Treasury yields experienced a decline in early Monday trading as investors eagerly anticipated a crucial week filled with significant events. These include the Federal Reserve’s policy decision, information on the U.S. government’s borrowing needs for the first quarter, and the release of the December jobs report.
Middle East Tensions Heighten
Amidst these important developments, investors are also closely monitoring the situation in the Middle East. The United States has promised to retaliate following a drone attack over the weekend that resulted in the death of three U.S. troops in Jordan. This incident marks a significant escalation in tensions.
- The yield on the 2-year Treasury note (BX:TMUBMUSD02Y) ended last week at 4.365%. As yields and debt prices move inversely, this decline is notable.
- The 10-year Treasury note (BX:TMUBMUSD10Y) yielded 4.104%, down from 4.159% as of 3 p.m. ET on Friday.
- The yield on the 30-year Treasury bond (BX:TMUBMUSD30Y) also experienced a decrease, falling to 4.343% compared to late Friday’s 4.388%.
Today, the U.S. Treasury Department is set to announce its revised forecast for first-quarter borrowing along with an initial estimate of its second-quarter needs. Wednesday will bring further details regarding auction schedules and other pertinent information.
Wall Street Anticipates Lower Borrowing Needs
It is worth noting that Wall Street is anticipating a downward trend in Treasury’s borrowing needs between now and June.
These forthcoming events are likely to heavily influence market dynamics moving forward.
The Fed’s Policy Meeting and Expected Rate Cuts
The Federal Reserve will be concluding its two-day policy meeting on Wednesday afternoon. While it is widely expected that the central bank will maintain the fed-funds rate at its current range of 5.25% to 5.5%, investors will be closely watching the policy statement and paying special attention to remarks made by Fed Chair Jerome Powell. These comments will provide clues regarding the timing of any anticipated rate cuts.
According to the CME FedWatch tool, traders in fed-funds futures have factored in a slightly higher than 50% chance of a quarter-point cut by the Fed’s meeting on March 20th. Additionally, they have also priced in a better than 50% chance that the fed-funds rate will decline to a range of 3.75% to 4% by December.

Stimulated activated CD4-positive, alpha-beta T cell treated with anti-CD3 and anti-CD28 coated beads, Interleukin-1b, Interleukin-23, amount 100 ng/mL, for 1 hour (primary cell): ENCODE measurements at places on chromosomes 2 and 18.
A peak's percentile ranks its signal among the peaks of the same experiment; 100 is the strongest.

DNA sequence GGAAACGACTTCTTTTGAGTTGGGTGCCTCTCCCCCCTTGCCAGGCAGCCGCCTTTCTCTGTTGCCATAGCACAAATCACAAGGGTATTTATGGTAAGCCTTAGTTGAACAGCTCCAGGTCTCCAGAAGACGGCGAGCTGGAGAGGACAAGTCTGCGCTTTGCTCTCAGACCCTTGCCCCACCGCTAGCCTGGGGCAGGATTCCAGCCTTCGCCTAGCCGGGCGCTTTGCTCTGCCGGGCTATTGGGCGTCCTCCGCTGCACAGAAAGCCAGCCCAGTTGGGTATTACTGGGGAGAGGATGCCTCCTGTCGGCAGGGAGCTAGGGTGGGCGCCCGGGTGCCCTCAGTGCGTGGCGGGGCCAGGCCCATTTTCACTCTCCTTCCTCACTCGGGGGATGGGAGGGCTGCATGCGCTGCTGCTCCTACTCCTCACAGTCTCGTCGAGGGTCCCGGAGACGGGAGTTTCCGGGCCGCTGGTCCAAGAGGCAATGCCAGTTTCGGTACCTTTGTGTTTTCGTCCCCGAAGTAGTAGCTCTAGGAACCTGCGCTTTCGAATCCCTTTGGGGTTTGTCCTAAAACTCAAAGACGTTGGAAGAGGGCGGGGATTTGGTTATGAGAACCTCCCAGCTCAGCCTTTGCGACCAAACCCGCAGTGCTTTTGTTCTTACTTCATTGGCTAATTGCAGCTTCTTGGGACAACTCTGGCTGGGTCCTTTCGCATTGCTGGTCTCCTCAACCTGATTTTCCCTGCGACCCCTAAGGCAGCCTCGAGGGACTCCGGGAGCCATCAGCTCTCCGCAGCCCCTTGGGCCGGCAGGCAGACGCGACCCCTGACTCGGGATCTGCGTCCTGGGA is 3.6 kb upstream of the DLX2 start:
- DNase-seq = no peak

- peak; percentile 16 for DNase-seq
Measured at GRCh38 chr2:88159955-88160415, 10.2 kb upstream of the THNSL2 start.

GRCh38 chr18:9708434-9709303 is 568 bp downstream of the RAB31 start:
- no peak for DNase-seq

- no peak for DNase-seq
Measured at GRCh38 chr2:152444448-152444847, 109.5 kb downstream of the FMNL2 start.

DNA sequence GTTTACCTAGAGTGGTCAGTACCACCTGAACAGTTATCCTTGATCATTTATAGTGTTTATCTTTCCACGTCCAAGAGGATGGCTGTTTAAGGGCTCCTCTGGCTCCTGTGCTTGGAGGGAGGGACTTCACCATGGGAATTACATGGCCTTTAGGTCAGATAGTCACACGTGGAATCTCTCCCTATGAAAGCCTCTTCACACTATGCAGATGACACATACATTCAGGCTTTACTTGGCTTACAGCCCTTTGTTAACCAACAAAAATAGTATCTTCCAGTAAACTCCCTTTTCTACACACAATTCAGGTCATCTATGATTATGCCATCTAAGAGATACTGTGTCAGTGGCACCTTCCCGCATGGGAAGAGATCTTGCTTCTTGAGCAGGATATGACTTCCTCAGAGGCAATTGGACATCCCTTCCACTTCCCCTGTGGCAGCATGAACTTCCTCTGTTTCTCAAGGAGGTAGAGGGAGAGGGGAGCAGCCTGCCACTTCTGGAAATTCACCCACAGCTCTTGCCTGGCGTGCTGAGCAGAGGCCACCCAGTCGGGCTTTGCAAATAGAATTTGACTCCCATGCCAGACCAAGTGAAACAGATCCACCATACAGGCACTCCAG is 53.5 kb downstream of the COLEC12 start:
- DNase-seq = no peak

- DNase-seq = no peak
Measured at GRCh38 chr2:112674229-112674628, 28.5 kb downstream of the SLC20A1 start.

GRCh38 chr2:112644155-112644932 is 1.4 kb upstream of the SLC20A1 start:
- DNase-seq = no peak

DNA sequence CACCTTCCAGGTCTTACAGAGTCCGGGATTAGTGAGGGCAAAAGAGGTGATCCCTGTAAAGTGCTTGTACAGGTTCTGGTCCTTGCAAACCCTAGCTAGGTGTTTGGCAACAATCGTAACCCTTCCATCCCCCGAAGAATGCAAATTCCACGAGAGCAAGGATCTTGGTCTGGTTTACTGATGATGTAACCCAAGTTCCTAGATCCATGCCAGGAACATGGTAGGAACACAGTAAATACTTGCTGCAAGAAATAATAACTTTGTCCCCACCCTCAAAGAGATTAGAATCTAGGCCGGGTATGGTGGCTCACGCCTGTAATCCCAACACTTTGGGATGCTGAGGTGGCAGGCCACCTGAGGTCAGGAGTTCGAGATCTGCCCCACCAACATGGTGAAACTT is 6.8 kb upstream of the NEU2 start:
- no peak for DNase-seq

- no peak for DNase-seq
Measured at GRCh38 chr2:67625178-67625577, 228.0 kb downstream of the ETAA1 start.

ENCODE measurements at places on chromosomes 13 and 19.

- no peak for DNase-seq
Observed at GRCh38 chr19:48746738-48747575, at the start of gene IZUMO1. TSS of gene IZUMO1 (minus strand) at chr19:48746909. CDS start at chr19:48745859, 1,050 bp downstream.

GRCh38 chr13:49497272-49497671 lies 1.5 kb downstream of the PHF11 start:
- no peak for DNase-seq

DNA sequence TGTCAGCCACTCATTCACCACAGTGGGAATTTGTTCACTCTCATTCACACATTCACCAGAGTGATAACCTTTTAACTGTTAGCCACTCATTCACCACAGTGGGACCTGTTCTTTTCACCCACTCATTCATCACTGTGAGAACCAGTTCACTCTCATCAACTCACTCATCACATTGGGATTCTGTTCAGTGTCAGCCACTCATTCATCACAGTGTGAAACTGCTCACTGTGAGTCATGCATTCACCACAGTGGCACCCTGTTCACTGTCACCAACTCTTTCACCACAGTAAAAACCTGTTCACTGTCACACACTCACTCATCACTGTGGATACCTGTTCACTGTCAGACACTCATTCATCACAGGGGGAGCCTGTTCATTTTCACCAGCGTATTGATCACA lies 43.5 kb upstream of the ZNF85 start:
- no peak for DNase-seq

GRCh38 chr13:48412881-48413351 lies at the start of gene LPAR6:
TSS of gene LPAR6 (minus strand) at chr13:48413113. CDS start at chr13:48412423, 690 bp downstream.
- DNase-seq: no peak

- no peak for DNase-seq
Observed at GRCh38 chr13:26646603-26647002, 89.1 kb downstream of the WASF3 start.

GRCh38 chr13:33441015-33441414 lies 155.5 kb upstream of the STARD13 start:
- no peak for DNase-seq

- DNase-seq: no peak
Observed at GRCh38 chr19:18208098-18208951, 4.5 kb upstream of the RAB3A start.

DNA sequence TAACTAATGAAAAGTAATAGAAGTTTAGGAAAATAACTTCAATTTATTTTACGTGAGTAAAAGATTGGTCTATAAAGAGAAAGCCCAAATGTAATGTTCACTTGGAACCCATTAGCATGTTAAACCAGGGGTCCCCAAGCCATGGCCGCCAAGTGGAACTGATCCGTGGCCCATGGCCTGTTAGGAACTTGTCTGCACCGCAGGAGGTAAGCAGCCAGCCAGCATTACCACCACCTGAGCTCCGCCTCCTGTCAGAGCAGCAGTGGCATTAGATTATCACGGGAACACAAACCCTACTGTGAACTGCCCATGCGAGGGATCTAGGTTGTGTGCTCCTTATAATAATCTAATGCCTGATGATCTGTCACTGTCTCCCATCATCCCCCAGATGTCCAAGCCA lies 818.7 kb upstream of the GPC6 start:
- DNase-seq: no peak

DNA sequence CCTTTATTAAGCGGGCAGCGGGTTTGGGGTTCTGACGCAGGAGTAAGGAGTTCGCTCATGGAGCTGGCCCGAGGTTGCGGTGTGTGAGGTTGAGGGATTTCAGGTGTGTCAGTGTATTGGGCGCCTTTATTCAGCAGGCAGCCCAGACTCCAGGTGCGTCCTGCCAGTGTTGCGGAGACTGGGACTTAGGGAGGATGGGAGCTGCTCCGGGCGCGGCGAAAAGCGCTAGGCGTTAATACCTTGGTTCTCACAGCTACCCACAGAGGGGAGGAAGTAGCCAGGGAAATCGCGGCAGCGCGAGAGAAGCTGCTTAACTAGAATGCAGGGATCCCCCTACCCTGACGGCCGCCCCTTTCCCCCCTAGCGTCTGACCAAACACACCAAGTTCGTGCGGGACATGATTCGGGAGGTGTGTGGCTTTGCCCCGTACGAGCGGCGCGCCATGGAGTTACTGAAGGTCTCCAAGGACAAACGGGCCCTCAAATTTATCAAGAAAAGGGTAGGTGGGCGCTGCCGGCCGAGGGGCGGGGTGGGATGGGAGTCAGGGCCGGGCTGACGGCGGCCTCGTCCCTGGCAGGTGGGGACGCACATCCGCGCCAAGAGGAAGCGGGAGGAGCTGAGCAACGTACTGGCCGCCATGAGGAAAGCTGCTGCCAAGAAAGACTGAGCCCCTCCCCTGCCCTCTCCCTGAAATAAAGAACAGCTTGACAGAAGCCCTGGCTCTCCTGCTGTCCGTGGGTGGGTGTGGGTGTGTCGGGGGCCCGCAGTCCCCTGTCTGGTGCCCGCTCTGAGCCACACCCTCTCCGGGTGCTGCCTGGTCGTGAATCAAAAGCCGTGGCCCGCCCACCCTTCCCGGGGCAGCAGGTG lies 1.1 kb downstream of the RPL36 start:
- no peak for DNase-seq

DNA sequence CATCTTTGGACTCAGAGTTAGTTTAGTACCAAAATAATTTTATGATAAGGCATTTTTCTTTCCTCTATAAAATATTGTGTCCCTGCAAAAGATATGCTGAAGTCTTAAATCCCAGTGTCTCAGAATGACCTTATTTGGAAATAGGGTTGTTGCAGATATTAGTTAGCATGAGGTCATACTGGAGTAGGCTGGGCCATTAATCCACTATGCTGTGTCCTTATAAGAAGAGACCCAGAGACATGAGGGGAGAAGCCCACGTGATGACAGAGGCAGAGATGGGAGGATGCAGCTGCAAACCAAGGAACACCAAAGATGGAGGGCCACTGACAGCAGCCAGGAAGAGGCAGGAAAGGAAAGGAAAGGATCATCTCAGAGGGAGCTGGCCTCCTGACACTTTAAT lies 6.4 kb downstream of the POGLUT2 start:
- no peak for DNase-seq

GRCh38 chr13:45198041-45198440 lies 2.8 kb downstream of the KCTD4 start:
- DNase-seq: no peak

Focus on December Jobs Report and Oil Prices
In addition to the Fed’s policy meeting, market participants will also be closely observing the release of the December jobs report, scheduled for Friday. This report will be important in determining whether there are any signs of a cooling labor market.
Traders will also keep a keen eye on oil prices, particularly U.S. CL00, +0.15% and global BRN00, +0.08% crude benchmarks. These benchmarks experienced a rally last week, reaching their highest levels since November. The rally was primarily driven by concerns over tensions in the Middle East and U.S. production outages caused by cold weather.
Although oil futures initially spiked in Asian trading hours in response to a drone attack and U.S. military fatalities, they later retreated.
Analysis by Market Analysts
Market analysts at KBC Bank in Brussels have expressed their opinion on Powell’s potential impact on market sentiment. They believe that he is unlikely to alter the current market sentiment due to the economy’s strong performance and favorable inflation trends. In their client note, the analysts stated, “The Fed chair against that background probably isn’t in the mood for being outright hawkish. We think that anything bar the latter will prolong the dovish tide in markets.”
This analysis suggests that Powell’s comments will likely align with market expectations and contribute to the continuation of a dovish outlook.